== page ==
After the less-than-spectacular-to-many Star Ocean: Integrity and Faithlessness on the PlayStation 4, it feels nice to look back at when developer Tri-Ace was riding a higher wave to success. After all, it was a wonderful era of home console games where making a JRPG wasn't a multi-million dollar risk. Regardless, Radiata Stories was one of the seemingly endless array of awesome JRPGs in the PlayStation 2's lineup. It featured 176 characters that were able to be recruited, though they're limited in their abilities; a persistent world where NPCs lived out their lives (sort of similar to The Legend of Zelda: Majora's Mask), and fantastic real-time battles that pitted protagonist Jack against a group of foes for some truly action-packed battles. It was charming, it was whimsical, and it was comfort food for JRPG fans. It was Radiata Stories, and it was terrific. Definitely deserving of a sequel!

The Legend of Dragoon (PS1)

Perhaps this should have been one of the first entries to this list of one-off JRPGs deserving of sequels, but then again, some might say that I saved the best for last. Once again, opinions may vary on this. Anyway, The Legend of Dragoon released back near the end of 1999 in Japan, in 2000 in North America, and in early 2001 for Europe. Despite its lack of full critical acclaim (or a mixed reception, to be more honest), there is a considerably large fan outcry for either a remake of this PlayStation 1 original or a true sequel. While I don't have as big of a desire as some fans, yes, it would be great to see The Legend of Dragoon return to the spotlight with an upgrade or sequel. Really, I argue that a million-copy-plus-seller in The Legend of Dragoon could be a hit with today's PlayStation market. It has "potential" written all over it.

Monday, October 17, 2016

SuperPhillip Central's Favorite VGMs - "Two in a Row? Why Not?" Edition

What? We're doing two of these SuperPhillip Central's Favorite VGMs segments in two consecutive posts? Why, yes, we are!

SuperPhillip Central's Favorite VGMs are back on Mondays where they belong! This week we start out with a familiar boss theme from Final Fantasy Fables: Chocobo's Dungeon. Then we head to the resistance base with Mega Man Zero. Metroid Prime: Hunters delivers a sweet hunter theme while Viewtiful Joe 2 makes sure we don't go off-rails. Finally, Dynasty Warriors Gundam enters into the fray with an awesome theme to wrap things up.

As always, click on the VGM volume name to hear that song. Also, check out the VGM Database for past VGMs featured on this weekly-occurring segment! Now, let's get on to the music!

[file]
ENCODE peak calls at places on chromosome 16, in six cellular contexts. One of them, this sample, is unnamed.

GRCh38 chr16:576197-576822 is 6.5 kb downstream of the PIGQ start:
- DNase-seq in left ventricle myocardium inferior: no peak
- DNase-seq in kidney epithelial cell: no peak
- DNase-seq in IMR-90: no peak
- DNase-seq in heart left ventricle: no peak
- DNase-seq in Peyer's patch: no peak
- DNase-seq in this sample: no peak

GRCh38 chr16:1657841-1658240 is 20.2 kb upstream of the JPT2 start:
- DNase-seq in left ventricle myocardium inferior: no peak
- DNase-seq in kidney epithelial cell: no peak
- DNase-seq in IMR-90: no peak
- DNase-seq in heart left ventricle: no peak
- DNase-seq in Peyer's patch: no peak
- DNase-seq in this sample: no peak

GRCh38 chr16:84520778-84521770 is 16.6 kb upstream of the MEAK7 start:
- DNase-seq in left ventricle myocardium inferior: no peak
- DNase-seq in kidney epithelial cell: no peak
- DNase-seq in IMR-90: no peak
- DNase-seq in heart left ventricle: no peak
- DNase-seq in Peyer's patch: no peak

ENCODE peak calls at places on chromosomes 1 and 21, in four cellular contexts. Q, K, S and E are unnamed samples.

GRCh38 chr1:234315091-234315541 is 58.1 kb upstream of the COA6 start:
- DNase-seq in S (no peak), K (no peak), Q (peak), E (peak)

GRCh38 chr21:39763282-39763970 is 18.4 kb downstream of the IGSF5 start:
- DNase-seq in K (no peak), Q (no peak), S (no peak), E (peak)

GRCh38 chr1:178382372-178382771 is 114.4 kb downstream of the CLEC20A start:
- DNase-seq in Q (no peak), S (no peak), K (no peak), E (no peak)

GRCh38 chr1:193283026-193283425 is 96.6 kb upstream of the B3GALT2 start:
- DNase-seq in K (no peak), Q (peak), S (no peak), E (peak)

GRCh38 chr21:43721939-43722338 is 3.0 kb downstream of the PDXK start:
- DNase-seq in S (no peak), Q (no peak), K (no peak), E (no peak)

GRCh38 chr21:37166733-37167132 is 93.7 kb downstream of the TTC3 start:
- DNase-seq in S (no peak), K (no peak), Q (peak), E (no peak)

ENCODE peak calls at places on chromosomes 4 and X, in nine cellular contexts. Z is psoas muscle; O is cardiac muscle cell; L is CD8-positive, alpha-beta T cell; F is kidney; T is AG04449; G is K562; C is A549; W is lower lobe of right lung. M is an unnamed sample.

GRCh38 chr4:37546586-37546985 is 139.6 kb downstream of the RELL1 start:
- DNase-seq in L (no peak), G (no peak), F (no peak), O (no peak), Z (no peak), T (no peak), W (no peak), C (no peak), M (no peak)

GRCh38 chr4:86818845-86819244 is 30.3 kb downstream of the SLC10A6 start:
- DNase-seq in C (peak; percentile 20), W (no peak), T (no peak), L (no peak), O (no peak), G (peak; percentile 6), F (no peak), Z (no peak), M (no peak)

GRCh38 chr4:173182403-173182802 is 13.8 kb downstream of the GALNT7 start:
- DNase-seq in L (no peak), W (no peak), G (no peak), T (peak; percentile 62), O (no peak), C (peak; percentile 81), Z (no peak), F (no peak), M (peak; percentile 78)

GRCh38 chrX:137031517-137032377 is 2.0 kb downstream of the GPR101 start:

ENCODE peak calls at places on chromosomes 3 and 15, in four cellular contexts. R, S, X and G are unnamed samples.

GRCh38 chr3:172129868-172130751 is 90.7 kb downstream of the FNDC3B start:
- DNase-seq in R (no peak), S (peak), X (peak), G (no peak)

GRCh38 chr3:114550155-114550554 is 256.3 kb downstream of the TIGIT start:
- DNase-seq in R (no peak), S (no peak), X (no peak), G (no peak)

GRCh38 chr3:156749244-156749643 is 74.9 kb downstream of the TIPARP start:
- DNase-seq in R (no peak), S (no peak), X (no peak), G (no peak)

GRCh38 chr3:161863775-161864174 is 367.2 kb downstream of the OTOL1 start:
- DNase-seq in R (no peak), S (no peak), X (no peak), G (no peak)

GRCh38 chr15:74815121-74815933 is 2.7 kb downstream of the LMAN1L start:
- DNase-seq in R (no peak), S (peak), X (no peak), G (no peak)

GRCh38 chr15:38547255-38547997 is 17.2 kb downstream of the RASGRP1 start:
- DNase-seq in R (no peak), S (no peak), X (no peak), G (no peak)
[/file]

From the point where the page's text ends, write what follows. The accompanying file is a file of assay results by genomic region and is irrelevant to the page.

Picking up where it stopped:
v1246. Final Fantasy Fables: Chocobo's Dungeon (Wii) - Raffaello Battle

Clash on the Big Bridge is the classic Final Fantasy V song represented in the battle against Raffaello. The Final Fantasy Fables: Chocobo's Dungeon soundtrack is choco-full of remixes of past Final Fantasy themes, focusing mostly on the first nine mainline Final Fantasy games. This wonderful piano-centric version of Clash on the Big Bridge makes it one of my favorite versions of Nobuo Uematsu's classic theme.

v1247. Mega Man Zero (GBA) - Resistance

With Azure Striker Gunvolt 2 out now on the Nintendo 3DS eShop, it makes sense to look back at one of that game's developer's earlier works. Mega Man Zero on the Game Boy Advance started a new Mega Man franchise, this time starring fan-favorite Zero, though in altered form. The theme Resistance plays at (to the surprise of no-one) the Resistance Base, housing the group that battles against Neo-Arcadia.

v1248. Metroid Prime: Hunters (DS) - Kanden Boss Theme

Metroid Prime: Hunters remains an enjoyable game to play, despite online no longer functioning. Even when it was available, you'd best play with a group of friends, or else suffer the fate of nonstop hackers cheating their way to victory. The single-player campaign wasn't the greatest the Metroid series has seen, but it did offer some practice for you to get used to the controls before hopping online. A fun aspect of this Nintendo DS classic was the various opposing hunters that Samus Aran crossed paths with, such as Kanden, for instance.